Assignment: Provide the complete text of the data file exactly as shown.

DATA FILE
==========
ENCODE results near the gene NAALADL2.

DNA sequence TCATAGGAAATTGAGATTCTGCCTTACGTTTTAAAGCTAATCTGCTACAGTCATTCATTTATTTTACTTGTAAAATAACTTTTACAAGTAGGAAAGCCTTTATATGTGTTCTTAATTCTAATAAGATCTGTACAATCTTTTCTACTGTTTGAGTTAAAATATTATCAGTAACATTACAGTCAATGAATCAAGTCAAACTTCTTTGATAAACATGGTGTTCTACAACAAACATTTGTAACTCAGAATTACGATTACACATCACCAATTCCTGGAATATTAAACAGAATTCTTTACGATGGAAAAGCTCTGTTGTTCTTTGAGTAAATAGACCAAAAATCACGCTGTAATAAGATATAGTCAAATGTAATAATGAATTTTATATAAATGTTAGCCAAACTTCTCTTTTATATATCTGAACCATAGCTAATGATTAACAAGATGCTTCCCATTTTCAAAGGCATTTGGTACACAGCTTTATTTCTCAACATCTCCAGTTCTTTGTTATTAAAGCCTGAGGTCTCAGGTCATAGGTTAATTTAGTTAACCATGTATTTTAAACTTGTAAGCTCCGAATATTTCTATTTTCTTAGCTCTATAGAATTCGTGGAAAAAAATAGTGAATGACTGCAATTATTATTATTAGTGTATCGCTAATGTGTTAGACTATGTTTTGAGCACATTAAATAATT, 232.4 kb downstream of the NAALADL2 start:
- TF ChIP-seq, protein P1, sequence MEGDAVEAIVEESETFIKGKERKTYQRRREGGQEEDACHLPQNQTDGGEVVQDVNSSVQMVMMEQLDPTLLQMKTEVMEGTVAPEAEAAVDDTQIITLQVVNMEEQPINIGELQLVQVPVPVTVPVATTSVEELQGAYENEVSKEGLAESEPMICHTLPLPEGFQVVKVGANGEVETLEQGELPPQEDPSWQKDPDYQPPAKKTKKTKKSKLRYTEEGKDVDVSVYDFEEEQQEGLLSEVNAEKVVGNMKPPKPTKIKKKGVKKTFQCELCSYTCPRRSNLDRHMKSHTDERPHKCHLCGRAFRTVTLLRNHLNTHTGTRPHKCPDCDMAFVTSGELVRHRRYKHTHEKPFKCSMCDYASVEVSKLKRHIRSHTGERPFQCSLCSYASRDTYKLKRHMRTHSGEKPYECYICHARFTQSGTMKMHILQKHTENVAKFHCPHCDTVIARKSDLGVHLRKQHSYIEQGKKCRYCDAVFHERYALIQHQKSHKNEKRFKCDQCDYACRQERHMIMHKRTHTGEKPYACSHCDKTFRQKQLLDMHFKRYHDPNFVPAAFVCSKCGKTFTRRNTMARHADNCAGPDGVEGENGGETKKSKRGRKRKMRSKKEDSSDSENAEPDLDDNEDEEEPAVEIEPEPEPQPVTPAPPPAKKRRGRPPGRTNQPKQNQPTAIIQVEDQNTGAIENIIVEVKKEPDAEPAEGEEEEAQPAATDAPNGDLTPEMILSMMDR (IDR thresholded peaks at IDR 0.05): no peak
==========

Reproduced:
ENCODE results near the gene NAALADL2.

DNA sequence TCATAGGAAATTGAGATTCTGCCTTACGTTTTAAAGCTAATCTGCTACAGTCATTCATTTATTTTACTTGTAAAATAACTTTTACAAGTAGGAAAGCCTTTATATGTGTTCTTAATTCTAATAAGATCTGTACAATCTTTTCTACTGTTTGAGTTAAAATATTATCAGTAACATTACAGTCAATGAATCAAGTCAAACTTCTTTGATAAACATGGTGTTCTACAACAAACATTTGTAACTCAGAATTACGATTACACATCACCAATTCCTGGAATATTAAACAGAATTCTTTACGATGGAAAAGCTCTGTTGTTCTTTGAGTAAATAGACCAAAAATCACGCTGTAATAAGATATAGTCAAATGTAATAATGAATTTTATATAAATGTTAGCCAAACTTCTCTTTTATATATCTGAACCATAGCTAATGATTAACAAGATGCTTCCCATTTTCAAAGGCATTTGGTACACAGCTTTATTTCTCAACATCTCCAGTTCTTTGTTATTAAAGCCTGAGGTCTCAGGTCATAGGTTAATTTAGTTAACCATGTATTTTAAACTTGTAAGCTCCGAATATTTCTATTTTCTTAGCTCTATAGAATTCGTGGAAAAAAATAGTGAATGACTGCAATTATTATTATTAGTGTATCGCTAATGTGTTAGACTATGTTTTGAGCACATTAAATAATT, 232.4 kb downstream of the NAALADL2 start:
- TF ChIP-seq, protein P1, sequence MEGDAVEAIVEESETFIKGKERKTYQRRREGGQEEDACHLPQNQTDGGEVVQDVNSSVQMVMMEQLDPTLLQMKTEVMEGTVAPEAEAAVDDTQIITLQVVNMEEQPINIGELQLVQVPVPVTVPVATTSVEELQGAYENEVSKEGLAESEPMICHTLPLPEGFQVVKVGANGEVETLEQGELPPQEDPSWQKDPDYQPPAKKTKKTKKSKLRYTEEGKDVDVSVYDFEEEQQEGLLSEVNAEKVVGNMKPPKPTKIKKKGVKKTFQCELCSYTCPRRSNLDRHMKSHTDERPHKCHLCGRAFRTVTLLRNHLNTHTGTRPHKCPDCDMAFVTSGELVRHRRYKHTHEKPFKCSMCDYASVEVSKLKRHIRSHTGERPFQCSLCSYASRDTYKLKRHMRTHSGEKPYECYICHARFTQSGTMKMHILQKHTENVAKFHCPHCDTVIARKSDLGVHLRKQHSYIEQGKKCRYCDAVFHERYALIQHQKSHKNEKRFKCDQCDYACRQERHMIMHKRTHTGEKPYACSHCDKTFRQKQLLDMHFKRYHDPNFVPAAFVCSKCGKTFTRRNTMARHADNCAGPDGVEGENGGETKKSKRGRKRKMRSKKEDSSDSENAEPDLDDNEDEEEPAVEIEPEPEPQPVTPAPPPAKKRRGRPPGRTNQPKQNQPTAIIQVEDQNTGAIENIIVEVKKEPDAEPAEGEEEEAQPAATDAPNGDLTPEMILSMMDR (IDR thresholded peaks at IDR 0.05): no peak